Ceterem censeo, gerrymandra delenda est

      by Mokurai on Wed Jun 26, 2013 at 01:15:56 PM PDT

      [ Parent ]

  •  Hey Scalia you dipshit! (22+ / 0-)
    We have no power under the Constitution to invalidate this democratically adopted legislation.
    You just did that yesterday with your ruling on the Voting Rights Act.

    Do you even fucking hear yourself?

    Also, I can kill you with my brain.

    by Puffin on Wed Jun 26, 2013 at 09:26:31 AM PDT

    •  It's only unfair if the other side uses it, in (9+ / 0-)

      other words - "the end justifies the means." That is Scalia in a nut-shell.

      Kinda sweet that this came 10 years (to the day) of Lawrence v. Texas - in which Scalia predicted that the decision would lead to gay marriage (as a horrible thing in his mind). We'll at least we know that Scalia was correct and prescient about marriage equality.

    •  We Have No Power, etc. (1+ / 0-)
      Recommended by:
      sfbob

      Unfortunately, that is not exactly what he said:

      This case is about power in several respects. It is about the power of our people to govern themselves, and the power of this Court to pronounce the law. Today’s opinion aggrandizes the latter, with the predictable consequence of diminishing the former. We have no power to decide this case. And even if we did, we have no power under the Constitution to invalidate this democratically adopted legislation. The Court’s errors on both points spring forth from the same diseased root: an exalted conception of the role of this institution in America.
       ....
      But wait, the reader wonders—Windsor won below, and so cured her injury, and the President was glad to see it. True, says the majority, but judicial review must march on regardless, lest we “undermine the clear dictate of the separation-of-powers principle that when an Act of Congress is alleged to conflict with the Constitution, it is emphatically the province and duty of the judicial department to say what the law is.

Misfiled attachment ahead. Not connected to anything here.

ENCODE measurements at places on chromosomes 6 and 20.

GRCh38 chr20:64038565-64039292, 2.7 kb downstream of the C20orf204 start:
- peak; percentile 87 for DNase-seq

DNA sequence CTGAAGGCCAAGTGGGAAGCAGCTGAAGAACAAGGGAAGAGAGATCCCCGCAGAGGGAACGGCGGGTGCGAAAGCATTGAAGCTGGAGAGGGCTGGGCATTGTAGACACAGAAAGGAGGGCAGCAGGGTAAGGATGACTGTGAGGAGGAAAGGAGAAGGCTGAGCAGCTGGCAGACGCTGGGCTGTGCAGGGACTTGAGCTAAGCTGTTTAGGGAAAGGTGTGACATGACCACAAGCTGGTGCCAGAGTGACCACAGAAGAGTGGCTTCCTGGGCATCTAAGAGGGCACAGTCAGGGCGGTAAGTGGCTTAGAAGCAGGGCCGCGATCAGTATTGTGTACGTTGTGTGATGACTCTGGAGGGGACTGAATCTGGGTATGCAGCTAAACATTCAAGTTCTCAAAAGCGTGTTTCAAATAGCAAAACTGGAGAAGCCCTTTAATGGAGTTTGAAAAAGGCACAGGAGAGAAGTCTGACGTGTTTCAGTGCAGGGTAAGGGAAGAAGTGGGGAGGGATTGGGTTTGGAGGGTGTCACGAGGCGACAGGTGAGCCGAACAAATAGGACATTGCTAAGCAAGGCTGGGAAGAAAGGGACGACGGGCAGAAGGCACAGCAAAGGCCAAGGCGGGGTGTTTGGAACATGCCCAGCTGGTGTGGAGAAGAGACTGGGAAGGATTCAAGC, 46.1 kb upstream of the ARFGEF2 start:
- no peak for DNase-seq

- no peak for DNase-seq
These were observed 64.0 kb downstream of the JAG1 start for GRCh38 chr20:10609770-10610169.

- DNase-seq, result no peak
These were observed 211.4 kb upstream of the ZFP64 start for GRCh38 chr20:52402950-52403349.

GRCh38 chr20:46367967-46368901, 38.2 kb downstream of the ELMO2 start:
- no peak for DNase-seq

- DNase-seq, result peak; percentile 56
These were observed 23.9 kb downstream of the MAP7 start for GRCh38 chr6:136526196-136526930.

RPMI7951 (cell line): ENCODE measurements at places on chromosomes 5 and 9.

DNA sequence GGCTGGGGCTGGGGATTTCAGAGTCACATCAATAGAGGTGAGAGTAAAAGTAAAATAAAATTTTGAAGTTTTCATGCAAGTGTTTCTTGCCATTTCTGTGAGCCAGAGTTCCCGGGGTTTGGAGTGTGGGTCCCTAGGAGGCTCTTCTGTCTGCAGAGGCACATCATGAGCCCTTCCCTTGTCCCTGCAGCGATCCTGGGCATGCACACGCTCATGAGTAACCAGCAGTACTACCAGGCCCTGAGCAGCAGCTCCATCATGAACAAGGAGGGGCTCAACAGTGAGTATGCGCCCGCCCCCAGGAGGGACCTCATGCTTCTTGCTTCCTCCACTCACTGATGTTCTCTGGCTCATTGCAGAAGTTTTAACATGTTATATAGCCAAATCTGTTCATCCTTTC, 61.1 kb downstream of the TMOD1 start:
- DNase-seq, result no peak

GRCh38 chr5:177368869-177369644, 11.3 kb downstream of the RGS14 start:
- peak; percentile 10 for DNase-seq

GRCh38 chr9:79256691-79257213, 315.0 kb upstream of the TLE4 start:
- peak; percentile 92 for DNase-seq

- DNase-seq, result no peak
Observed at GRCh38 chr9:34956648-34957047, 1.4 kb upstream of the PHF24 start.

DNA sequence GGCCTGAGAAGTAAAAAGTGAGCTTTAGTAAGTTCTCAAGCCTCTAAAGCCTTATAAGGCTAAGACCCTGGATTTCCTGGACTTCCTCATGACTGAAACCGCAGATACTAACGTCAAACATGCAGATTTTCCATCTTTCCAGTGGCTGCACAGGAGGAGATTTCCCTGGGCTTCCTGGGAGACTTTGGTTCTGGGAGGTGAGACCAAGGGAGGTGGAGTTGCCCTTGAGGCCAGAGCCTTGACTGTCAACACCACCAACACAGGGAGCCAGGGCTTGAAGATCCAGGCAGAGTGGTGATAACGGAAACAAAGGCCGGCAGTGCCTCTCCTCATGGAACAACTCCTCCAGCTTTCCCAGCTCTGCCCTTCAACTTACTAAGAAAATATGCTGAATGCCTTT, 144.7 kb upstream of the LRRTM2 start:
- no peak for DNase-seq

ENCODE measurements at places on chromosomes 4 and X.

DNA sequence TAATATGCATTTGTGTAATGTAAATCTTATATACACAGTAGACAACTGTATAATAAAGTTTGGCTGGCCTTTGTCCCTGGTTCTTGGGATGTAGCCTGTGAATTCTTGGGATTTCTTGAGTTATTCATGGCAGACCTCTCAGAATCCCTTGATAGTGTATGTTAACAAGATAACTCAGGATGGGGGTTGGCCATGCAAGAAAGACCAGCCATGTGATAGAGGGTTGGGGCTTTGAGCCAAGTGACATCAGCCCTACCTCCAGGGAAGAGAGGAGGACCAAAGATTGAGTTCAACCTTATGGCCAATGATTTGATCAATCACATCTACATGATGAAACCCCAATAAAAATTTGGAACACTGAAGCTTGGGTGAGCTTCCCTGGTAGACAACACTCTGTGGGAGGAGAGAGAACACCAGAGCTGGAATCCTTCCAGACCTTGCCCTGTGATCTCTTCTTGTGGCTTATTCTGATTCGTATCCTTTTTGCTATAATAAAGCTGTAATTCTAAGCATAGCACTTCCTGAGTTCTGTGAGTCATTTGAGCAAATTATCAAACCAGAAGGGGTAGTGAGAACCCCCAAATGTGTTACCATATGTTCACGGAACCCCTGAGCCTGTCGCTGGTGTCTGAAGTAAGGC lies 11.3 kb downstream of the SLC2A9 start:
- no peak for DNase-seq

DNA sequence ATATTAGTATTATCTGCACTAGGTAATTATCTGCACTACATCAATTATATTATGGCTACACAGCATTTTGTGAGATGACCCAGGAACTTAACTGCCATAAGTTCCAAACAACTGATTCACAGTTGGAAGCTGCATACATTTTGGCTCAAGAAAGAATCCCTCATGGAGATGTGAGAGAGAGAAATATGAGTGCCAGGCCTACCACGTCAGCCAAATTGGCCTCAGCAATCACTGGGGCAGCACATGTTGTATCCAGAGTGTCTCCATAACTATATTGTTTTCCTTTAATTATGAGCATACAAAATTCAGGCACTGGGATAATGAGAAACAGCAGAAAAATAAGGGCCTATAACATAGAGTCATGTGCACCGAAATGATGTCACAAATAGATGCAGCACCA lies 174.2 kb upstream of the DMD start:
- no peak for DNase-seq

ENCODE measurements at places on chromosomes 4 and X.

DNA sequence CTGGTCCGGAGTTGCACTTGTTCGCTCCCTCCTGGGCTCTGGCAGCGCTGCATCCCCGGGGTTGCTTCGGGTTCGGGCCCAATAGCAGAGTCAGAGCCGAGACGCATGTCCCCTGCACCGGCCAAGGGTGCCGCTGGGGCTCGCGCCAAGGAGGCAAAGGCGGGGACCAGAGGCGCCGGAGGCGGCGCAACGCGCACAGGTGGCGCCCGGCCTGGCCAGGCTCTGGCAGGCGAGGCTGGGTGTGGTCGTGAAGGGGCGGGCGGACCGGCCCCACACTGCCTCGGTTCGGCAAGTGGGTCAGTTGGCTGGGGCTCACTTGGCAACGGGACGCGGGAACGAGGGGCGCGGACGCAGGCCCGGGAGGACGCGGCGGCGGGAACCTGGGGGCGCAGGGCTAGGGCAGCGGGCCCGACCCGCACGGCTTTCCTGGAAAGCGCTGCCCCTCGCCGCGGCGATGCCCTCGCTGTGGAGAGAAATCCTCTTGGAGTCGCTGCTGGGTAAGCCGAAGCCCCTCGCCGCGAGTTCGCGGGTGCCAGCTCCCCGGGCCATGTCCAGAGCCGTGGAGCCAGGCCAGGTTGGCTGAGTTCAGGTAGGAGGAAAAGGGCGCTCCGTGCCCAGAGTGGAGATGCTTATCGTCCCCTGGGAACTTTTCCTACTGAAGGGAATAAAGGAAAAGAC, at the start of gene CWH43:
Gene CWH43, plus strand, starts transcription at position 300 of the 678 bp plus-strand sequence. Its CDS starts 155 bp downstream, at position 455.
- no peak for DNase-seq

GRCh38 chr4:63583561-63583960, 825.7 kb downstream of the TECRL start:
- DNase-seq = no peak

That is jaw-dropping. It is an assertion of judicial supremacy over the people’s Representatives in Congress and the Executive. It envisions a Supreme Court standing (or rather enthroned) at the apex of government, empowered to decide all constitutional questions, always and every- where “primary” in its role.
      ….

      In other words, declaring the compatibility of state or federal laws with the Constitution is not only not the “primary role” of this Court, it is not a separate, free-standing role at all. We perform that role incidentally—by accident, as it were—when that is necessary to resolve the dispute before us. Then, and only then, does it become “‘the province and duty of the judicial department to say what the law is.’”

      N.B. "Windsor won below" means in won in a lower court.

      So, his first objection is to hearing/deciding the case at all. Then he takes a deep breath and starts slinging verbal s$%# in a prose style totally inappropriate to his rank and station. He is a big-mouthed ass.

      "Facts are meaningless. You could use facts to prove anything even remotely true." -- H. Simpson

      by midnight lurker on Wed Jun 26, 2013 at 11:00:26 AM PDT

      [ Parent ]

  •  The next steps (6+ / 0-)

    Today's ruling was step one.  Step two, in a few years, will be to require full faith and credit so that states must recognize each other's marriages.  And then a few years later, gay marriage will be recognized as a national right--although it is possible that steps 2 and 3 will collapsed together because of the absurdity of having Oklahoma or any other such state recognize gay marriages from out of state but not allow their own citizens to into into same-sex marriages.